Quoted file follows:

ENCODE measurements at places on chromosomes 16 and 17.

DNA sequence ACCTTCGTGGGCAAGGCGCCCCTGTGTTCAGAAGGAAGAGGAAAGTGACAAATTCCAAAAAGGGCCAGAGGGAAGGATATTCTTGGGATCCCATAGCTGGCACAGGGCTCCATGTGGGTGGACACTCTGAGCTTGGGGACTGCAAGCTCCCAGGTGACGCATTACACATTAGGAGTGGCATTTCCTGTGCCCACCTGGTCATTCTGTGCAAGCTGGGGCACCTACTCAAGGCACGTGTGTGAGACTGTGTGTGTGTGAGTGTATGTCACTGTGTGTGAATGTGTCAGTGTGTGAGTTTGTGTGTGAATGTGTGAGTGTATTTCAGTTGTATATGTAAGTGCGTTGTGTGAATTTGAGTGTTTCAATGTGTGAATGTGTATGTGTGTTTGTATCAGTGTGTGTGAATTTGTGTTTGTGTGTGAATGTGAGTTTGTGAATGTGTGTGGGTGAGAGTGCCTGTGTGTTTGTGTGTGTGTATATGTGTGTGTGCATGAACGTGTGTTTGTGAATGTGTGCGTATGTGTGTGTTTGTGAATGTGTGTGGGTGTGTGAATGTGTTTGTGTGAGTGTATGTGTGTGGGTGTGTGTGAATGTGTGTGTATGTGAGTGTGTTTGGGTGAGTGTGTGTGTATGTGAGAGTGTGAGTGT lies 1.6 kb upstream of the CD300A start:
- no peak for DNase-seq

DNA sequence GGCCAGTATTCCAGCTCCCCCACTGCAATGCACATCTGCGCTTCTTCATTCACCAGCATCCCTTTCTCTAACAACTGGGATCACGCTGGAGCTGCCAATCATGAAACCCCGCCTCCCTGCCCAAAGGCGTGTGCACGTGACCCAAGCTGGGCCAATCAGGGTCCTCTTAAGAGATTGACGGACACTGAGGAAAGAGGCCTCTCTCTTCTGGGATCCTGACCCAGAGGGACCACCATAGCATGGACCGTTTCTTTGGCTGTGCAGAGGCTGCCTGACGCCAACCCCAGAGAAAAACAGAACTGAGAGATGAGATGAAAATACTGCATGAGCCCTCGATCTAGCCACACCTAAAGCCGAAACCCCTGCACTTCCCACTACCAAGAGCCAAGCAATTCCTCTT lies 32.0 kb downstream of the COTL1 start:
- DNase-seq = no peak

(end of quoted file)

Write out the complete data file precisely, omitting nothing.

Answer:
ENCODE measurements at places on chromosomes 16 and 17.

DNA sequence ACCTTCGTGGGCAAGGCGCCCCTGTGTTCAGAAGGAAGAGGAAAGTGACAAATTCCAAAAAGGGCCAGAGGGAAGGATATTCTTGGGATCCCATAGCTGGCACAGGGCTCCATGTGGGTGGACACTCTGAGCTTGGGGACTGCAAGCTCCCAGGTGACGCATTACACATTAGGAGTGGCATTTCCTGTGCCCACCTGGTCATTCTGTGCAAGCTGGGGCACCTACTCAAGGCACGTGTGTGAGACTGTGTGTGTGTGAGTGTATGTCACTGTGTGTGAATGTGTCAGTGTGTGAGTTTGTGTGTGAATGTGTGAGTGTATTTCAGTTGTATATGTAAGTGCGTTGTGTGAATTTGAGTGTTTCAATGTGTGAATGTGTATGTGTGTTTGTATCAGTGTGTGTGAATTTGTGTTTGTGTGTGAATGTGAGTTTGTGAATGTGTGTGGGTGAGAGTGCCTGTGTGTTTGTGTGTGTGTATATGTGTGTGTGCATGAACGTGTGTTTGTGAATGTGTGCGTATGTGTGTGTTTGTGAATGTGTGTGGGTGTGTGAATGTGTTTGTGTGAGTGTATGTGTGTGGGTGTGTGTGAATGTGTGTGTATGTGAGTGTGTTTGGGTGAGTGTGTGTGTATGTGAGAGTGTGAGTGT lies 1.6 kb upstream of the CD300A start:
- no peak for DNase-seq

DNA sequence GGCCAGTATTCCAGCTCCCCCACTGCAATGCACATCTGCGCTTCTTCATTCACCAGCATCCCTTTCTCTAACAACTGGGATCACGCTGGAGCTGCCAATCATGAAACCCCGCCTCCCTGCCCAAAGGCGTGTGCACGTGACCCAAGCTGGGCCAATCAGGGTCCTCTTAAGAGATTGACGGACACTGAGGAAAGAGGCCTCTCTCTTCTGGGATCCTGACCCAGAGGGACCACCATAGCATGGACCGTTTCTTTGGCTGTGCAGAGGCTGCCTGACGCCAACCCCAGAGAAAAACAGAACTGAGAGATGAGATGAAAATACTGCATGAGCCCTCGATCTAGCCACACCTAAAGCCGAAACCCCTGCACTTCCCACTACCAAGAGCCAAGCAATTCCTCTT lies 32.0 kb downstream of the COTL1 start:
- DNase-seq = no peak